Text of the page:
Site: Hewlett-Packard Optoelectronics Division
370 W. Trimble Rd.
San Jose, CA
Date Visited: September 27, 1994
Report Author: L. Coldren
Hewlett-Packard (HP) is one of the largest producers of optoelectronics components in the world. The company produces the largest dollar volume of LEDs and optical encoders and 400 million LED chips/month. The company also is a large producer of high-performance optocouplers, low-cost fiber-optic transmitter and receiver components using LEDs, and related microwave and rf (radio frequency) components. Revenues from rf and optical components sales are $700 million/year for 9,000 employees (counting overseas operations).
The Optoelectronics DivisionÍs customers are primarily outside of the company; company representatives estimated only 5% of their customers are internal. The Division's focus is on low-cost, high-volume products. Customers include computer companies interested in low-cost data links; automotive companies interested in bright LED tail lights; and sensor companies, producers of bar code reading instruments, and microwave/rf systems houses.
Producing low-cost, high-volume components is clearly the business of Hewlett-Packard. Company representatives showed plastic-encapsulated LED-based data link components costing as little as $2 for a transmitter/receiver pair for 10 Mb/s Ethernet. With 62.5 micron multimode fiber, a 50 Mb/s link goes for $20. The panelists' hosts indicated they also have more expensive data link items. They anticipate a 622 Mb/s link based upon LEDs. At a recent conference, HP employee Al Yuen reviewed the company's development of VCSELs for higher-speed links. The company is also exploring CD lasers for Fiber Channel and other higher-speed links. Chief competitors named were AMP, Honeywell, and Sumitomo.
The visible LEDs based on AlInGaP/GaAs is one of Hewlett-Packard's areas of current emphasis. The company's researchers are using a wafer bonding technique to place the AlInGaP on transparent GaP for increased external efficiency. Hewlett-Packard is getting 15% external efficiency. (Thirty percent extraction efficiency is typical with transparent substrates.) The company grows not only its own epitaxial material, but also its GaAs substrates. JTEC's hosts emphasized the importance of the company producing its own material. Outside suppliers of GaAs substrates could be used today, but this wasnÍt true in the past. Wafer growth, epitaxial growth, and some processing is done in San Jose. All of the die attach, packaging, and testing, as well as some of the processing, is done off-shore in either Singapore or Malaysia. Wafer fabrication is not automated; packaging and assembly is. About 30% of the effort occurs at the front end (development); 70% occurs at the product manufacturing stage. Sharp and Toshiba were mentioned as competitors.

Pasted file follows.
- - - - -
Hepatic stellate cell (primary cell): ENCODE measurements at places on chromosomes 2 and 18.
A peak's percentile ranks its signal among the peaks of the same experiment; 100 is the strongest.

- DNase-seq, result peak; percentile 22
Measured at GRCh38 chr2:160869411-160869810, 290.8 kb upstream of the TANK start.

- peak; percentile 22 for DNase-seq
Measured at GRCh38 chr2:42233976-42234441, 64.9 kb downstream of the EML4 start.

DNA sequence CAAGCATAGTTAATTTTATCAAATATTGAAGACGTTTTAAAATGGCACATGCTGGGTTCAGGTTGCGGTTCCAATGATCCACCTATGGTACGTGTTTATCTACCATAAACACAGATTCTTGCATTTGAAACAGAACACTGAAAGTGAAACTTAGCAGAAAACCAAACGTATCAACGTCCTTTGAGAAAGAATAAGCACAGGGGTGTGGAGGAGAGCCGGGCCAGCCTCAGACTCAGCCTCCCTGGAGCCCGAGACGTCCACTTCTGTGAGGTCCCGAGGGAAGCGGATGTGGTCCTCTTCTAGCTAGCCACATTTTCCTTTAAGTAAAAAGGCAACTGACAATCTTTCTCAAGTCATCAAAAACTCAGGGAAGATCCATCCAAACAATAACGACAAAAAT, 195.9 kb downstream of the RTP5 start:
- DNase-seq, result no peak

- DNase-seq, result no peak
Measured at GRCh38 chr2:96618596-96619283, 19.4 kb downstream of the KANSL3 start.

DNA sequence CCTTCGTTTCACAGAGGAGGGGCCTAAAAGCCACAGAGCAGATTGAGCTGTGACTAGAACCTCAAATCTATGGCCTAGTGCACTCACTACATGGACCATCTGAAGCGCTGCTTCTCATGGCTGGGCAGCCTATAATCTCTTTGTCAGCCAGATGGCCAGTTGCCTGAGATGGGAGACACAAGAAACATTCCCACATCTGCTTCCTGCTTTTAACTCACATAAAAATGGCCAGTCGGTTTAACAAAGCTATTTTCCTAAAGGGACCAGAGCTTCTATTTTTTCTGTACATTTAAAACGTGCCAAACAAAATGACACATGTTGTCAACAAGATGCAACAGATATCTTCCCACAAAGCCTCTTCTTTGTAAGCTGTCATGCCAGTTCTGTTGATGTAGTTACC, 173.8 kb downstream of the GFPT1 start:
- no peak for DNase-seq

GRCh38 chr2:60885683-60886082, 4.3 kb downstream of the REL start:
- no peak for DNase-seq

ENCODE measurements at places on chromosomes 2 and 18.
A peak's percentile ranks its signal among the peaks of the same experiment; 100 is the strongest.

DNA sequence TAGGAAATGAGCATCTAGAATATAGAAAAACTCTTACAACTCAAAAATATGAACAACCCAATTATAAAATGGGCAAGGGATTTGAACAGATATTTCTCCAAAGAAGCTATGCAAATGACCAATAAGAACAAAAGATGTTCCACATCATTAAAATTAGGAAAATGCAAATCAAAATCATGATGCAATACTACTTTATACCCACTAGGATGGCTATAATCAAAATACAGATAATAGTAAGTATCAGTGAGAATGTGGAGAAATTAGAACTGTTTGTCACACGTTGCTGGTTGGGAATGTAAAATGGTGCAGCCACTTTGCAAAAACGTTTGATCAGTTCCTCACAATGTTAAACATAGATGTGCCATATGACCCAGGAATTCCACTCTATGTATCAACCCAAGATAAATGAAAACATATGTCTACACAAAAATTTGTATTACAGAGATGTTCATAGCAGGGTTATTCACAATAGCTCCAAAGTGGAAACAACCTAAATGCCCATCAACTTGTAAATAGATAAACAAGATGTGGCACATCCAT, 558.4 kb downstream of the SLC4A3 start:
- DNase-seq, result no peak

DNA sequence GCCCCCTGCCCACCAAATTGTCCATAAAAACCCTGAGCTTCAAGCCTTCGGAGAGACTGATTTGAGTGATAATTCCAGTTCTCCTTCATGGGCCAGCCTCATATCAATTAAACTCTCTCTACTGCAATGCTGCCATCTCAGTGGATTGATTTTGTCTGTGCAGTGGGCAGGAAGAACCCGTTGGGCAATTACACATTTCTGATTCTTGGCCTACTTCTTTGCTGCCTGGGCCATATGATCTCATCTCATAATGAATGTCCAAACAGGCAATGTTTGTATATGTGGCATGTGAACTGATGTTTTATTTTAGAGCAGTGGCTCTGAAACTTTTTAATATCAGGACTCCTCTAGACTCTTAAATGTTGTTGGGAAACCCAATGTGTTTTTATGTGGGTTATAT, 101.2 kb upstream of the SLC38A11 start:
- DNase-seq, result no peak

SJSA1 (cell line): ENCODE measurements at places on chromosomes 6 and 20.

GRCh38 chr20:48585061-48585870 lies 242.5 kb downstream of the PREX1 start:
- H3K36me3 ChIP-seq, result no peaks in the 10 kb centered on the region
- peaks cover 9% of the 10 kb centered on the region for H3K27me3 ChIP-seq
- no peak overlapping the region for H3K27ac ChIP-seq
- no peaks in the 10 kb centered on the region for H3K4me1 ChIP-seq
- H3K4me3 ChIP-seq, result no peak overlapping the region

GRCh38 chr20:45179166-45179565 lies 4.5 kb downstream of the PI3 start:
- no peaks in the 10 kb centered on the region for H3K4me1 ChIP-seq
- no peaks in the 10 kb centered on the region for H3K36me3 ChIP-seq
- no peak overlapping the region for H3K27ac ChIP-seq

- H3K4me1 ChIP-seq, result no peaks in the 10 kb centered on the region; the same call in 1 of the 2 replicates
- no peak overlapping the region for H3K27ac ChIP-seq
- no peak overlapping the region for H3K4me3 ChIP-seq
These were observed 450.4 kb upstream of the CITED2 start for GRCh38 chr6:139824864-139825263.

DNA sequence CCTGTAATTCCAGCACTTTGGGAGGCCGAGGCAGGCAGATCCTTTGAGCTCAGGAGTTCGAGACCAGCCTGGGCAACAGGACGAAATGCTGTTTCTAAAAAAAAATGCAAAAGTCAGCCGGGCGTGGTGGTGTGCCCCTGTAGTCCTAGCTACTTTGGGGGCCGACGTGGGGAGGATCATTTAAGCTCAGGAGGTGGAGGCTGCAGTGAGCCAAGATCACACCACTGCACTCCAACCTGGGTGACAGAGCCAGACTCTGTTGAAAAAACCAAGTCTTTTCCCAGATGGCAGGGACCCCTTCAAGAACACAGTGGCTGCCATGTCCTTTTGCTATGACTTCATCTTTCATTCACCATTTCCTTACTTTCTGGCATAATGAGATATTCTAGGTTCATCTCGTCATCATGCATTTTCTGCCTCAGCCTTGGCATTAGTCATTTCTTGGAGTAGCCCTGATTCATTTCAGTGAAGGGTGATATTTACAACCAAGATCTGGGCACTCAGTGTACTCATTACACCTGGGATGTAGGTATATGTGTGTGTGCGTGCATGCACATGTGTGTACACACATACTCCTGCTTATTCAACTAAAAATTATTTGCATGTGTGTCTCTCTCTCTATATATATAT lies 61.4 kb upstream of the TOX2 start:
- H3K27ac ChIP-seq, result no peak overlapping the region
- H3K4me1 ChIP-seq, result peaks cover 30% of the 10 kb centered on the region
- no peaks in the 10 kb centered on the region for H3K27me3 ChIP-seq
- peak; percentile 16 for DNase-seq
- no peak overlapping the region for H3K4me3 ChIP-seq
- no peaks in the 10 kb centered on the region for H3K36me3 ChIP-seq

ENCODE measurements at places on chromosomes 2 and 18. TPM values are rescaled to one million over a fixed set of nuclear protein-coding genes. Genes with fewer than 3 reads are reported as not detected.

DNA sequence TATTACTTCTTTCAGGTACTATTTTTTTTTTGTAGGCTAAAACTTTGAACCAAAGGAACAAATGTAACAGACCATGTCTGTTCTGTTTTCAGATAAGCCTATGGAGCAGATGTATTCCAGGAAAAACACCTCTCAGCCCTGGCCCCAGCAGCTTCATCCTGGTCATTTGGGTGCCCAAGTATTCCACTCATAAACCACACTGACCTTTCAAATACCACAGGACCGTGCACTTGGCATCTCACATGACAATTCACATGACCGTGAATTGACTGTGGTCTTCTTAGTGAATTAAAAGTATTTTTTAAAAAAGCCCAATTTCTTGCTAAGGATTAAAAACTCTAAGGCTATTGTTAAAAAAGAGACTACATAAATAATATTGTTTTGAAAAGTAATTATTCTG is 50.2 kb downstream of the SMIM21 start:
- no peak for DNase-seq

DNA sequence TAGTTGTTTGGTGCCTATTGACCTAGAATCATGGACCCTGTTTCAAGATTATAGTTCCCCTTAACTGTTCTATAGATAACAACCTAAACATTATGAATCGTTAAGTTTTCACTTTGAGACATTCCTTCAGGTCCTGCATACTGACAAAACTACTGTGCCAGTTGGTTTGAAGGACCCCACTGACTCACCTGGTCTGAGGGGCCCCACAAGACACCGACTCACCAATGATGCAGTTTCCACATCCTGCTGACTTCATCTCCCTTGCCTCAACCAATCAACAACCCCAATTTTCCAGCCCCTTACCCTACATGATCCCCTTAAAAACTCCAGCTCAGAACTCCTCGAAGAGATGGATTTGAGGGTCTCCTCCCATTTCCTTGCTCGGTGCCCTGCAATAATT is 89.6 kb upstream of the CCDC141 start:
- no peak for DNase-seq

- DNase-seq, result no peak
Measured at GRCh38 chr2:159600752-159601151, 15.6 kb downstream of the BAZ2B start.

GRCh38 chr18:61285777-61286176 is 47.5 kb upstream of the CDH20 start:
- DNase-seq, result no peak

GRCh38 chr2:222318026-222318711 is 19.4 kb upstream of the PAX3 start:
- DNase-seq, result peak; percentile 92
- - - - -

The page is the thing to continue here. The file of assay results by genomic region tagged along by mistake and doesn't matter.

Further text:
Hewlett-Packard is also very interested in pursuing GaN for blue, green, and UV emitters. Roland Haitz called it "the most important materials system in the next decade." The company appeared poised to put a lot of effort in this direction, and JTEC's hosts expressed interest in possible government funding, liking the 50% support concept offered by ATP.
Company representatives discussed techniques for technology transfer with the JTEC panel. They viewed the close integration of development activities and manufacturing as critical and claimed most of their basic ideas came from the literature rather than directly from research labs. However, Haitz stated his strong support of university research. Panel hosts again emphasized the importance of materials technology in the company's success. They also disagreed that optoelectronics manufacturing should become more like silicon (wafer-scale everything), and they pointed out several counter-examples. One needs to pay attention to III-V fundamentals, not only the manufacturing process. In San Jose, Hewlett-Packard spends about 9% on R&D. Data links are seen as the company's biggest component application; it does not make systems.